Darius...others have already reach 94% to 96% efficiency. They will all be there soon. Most future BEVs will probably have a cord lees charging option with wireless feedback on your iphone or tablet.

Question of EMF health risk is TBD. What if you pull into your garage a little too forward, or back of the induction sweet spot??

What's meant by "90% transfer efficiency"? Is it sender to receiver or sender to power in the battery?

Recently Nissan stated that their wireless charger was 85% to 90% efficient which meant it was almost as efficient as hard wire charging. And common assumption is a 10% loss in wire to battery, so up to 5% loss from the wireless part.

A wireless charged bus being installed in Utah claims 2% loss with their charging system.

A <5% loss is almost certainly going to be financially acceptable. It's going to be one or two tenths of a cent per mile for EVs charging with eight cent power. Less than $2/month for the average driver.

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Parking in the right spot. Easy enough to glue down some parking blocks in your garage. Just small hard plastic humps to let you know when you've arrived.

Wireless charging is going to be the answer to public charging. Just install senders at parking spots along the street and in parking lots for those without garages. One CPU can manage numerous senders. All it needs is ID from the vehicle to know how much to charge and where to bill. And to send a cell phone message to the driver if it is a limited time (only while charging) parking space.

Just more proof that things are going forward at break-neck speed in EV land. Just a 3 years ago I was glad if I could buy an EV in the 2nd half of this decade. Now I can have one with wireless charging 2 years from now.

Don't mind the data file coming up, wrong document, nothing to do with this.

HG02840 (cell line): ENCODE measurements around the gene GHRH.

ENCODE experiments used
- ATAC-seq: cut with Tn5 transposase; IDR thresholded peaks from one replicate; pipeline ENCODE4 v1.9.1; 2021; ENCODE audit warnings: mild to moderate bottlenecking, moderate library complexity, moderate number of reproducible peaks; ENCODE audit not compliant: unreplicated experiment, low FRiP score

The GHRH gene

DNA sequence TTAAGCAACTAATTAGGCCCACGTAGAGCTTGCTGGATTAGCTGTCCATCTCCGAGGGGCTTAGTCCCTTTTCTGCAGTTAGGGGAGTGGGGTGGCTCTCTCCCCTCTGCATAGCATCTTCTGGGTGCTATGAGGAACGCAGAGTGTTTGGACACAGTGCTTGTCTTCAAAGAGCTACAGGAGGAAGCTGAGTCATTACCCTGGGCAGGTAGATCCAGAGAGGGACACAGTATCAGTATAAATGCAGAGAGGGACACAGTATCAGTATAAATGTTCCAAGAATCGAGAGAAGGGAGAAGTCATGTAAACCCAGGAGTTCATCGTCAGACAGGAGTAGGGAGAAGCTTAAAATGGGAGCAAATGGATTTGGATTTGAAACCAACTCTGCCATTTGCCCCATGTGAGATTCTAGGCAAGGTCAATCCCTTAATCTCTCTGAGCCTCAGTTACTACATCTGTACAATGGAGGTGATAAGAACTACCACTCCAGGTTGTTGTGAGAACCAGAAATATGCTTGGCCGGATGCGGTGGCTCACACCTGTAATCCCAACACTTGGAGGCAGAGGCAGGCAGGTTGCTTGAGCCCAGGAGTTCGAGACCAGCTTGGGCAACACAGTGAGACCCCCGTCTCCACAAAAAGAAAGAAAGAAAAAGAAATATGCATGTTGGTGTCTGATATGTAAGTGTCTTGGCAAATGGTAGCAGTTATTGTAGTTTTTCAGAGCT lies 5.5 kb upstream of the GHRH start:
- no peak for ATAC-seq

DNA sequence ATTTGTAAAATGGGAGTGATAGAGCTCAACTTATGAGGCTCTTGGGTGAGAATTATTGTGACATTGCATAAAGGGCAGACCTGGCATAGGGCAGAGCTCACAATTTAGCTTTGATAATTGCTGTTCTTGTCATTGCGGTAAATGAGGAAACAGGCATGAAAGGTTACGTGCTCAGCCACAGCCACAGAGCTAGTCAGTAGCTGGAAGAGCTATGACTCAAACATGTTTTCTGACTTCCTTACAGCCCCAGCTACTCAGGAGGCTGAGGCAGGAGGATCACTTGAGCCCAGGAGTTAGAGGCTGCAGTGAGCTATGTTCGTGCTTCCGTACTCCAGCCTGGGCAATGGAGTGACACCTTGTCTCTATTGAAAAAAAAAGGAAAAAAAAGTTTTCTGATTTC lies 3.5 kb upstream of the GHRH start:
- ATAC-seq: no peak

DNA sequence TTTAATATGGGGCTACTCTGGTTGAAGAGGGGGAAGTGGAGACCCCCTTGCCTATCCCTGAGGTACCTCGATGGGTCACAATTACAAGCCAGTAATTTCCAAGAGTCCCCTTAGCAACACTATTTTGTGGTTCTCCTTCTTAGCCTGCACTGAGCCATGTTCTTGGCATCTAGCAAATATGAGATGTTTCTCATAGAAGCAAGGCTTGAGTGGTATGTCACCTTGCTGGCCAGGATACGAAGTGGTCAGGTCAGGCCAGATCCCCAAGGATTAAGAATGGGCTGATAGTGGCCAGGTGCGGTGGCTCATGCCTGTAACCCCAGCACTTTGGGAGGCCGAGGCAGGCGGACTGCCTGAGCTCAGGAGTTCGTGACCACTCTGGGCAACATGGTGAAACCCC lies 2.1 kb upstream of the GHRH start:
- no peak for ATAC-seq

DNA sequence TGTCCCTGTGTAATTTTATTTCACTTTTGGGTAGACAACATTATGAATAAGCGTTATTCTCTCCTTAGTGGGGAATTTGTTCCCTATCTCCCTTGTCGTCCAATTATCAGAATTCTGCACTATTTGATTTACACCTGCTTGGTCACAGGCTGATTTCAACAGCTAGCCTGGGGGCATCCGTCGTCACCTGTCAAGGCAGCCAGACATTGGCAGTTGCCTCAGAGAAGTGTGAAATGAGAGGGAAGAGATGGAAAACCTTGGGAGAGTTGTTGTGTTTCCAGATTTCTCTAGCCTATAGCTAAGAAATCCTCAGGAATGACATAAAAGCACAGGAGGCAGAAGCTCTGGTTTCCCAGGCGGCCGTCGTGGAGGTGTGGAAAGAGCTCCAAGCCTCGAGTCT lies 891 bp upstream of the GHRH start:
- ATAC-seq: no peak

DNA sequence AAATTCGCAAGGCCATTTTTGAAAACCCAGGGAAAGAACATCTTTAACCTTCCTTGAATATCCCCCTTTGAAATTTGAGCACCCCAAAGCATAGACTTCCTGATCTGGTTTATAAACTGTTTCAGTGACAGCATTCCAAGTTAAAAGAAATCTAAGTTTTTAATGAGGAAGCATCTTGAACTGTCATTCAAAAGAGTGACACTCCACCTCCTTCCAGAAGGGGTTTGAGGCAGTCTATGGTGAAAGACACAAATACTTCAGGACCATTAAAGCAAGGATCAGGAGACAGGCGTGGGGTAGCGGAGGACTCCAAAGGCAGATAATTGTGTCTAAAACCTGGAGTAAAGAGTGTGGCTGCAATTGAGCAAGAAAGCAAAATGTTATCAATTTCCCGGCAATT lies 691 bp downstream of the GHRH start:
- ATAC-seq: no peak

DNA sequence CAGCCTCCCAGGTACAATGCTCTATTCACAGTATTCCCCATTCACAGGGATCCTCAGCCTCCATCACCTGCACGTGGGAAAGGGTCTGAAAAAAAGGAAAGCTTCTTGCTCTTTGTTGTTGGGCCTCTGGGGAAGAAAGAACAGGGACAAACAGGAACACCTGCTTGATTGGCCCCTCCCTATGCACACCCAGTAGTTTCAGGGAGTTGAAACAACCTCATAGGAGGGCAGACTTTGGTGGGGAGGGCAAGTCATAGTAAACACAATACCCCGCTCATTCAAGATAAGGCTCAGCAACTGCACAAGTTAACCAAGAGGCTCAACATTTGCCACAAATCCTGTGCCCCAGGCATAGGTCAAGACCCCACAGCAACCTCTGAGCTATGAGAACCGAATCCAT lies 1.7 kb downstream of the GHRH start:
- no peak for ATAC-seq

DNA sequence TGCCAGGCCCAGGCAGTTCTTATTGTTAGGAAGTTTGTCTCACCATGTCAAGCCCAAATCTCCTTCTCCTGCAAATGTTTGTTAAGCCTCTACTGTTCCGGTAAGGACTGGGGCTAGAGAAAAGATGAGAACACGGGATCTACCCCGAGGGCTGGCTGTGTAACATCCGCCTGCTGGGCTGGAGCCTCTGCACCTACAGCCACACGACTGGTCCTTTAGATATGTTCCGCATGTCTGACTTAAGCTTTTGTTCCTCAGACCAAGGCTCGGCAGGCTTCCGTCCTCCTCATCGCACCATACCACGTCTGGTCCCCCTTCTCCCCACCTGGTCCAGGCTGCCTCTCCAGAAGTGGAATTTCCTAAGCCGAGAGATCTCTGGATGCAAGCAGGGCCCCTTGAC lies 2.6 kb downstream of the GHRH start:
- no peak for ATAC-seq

Bob,

The stated losses are almost certainly wall socket-receiver. Anything before or after that is out of Evatran's control. And of course, also in the interest of marketing you'll want to claim an efficiency as high as possible.

You don't get 10% loss in a wire. The charger losses are in the electronics that convert 120 or 230 V AC to <whatever> V DC.

The wireless charging simply adds another 10% loss, since the cable it replaces is virtually 100% efficient.

Embedded, invisible transmitter units, will be mostly burglar proof. Electronic guidance will position the vehicle in the proper spot.

Sweet Spot remains a problem are for me. In public lots, you have dozens of different models to accommodate. Drivers are notoriously erratic in parking any vehicle. If slightly off Spot, do you lose some of the charge you presumably pay for?? It DOES solve wired tampering/theft issues, though.

Anne, I agree, it has been something of a whirlwind. We spend too much time whining about lack of progress, when acknowledging progress would have far greater impact. We have two PHEVs (Prius, VOLT)and two BEV production cars (Leaf, Tesla) we can buy at dealers. We can thank this Administration for supporting electrification. And activists like those here.